Billy Budd Compared To Jesus

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The story of Jesus Christ is one of the most well-known in the world. Many authors from around the globe use or allude to his incredible story. It is told and retold numerous times, but hardly ever is that miraculous story retold in a realistic, dramatic, breathtaking way.

Unfortunately, a listener of the Gospel could fall asleep listening to such an account as Matthew, Mark, and Luke offer. Sometimes, however, an author appears who can retell the Christ story with a gut-wrenching, heart-pounding story line. One famous American author successfully did so with a celebrated work. The novella Billy Budd, Sailor by Herman Melville parallels the crucifixion of Jesus Christ in both characters and events. *The characters of Billy, Claggart, and Vere parallel Jesus, the Jewish people, and Pontius Pilate, *and the way in which Billy is prosecuted and dies parallels the way of Christ's end.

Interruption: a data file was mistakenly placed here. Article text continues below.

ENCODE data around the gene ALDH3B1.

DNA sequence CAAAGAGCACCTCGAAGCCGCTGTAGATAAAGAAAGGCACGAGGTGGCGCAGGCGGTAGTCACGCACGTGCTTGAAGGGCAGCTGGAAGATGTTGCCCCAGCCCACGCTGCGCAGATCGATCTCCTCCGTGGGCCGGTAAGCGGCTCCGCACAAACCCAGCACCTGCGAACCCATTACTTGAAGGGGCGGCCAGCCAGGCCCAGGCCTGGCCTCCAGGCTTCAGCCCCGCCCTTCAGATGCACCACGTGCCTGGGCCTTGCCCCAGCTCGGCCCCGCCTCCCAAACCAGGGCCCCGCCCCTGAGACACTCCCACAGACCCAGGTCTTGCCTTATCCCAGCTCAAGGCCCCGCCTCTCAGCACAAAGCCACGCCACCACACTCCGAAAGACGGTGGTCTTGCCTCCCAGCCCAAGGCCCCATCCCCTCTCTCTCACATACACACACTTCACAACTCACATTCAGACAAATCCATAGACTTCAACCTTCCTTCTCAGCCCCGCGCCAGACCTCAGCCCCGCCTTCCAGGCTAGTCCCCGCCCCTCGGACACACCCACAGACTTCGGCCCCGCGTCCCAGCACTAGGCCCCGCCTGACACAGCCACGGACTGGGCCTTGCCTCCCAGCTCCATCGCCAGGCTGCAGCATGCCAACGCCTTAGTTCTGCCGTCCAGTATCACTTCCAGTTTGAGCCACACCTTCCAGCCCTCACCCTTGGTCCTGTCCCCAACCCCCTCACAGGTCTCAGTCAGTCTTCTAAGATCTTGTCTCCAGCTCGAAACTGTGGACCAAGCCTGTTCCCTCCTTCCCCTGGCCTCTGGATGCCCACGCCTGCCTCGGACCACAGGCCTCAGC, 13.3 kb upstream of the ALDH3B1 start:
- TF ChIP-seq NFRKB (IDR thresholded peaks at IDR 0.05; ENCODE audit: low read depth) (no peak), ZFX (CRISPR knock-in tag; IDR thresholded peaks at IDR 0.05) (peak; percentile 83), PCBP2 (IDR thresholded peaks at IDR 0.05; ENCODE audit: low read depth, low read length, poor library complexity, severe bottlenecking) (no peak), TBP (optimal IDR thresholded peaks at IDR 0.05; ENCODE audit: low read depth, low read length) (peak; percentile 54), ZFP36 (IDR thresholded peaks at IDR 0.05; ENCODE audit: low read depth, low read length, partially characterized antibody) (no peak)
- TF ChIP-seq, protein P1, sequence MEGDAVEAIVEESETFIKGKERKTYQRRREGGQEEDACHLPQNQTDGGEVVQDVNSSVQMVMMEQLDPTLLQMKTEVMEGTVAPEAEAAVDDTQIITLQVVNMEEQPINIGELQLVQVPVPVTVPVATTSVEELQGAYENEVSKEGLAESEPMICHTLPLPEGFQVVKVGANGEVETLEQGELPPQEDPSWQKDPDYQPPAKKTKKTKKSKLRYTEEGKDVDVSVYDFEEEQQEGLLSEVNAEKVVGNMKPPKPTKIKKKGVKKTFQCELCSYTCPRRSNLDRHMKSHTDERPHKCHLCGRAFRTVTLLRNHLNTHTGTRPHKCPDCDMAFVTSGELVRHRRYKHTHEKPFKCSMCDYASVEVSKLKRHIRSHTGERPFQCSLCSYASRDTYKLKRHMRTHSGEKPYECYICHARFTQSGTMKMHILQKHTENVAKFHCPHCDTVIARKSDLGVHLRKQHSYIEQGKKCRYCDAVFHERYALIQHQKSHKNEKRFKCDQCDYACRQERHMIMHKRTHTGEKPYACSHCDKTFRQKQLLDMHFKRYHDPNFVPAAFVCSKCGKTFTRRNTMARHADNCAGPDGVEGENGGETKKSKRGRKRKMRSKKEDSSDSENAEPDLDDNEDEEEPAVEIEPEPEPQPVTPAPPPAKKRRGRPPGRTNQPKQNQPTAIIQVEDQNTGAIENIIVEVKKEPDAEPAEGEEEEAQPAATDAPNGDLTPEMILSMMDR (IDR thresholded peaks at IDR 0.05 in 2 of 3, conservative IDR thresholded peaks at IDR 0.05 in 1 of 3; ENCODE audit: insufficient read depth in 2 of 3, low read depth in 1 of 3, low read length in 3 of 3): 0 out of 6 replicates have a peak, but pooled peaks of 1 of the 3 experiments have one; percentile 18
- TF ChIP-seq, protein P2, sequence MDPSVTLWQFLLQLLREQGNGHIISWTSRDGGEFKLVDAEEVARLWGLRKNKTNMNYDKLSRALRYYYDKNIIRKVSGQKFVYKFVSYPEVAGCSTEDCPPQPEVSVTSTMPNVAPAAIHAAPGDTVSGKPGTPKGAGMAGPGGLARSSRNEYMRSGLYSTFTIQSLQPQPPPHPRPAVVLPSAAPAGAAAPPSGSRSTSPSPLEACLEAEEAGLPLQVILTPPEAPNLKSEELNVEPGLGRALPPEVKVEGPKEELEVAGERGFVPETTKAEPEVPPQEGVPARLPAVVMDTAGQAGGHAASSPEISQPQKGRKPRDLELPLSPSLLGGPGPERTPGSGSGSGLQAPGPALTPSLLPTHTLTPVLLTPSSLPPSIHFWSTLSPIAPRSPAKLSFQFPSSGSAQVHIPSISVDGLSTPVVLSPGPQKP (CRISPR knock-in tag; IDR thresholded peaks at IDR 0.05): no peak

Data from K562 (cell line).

The characters of Billy, Claggart, and Vere are equal to the characters of Jesus, the Jewish people, and Pontius Pilate.

Billy is a truly good character in this story. His character represents innocence, righteousness, and a well-meaning attitude. Billy is characterized as the "Handsome Sailor," the epitome of everything a man should be. Jesus Christ, too, could be called a "Handsome Sailor." Jesus is kind, beautiful, and the quintessence of everything a moral, humble human should be. In the story, Billy and Jesus are both persecuted in their innocence. Their lives are both left in the hands of someone else, who must decide between the circumstances.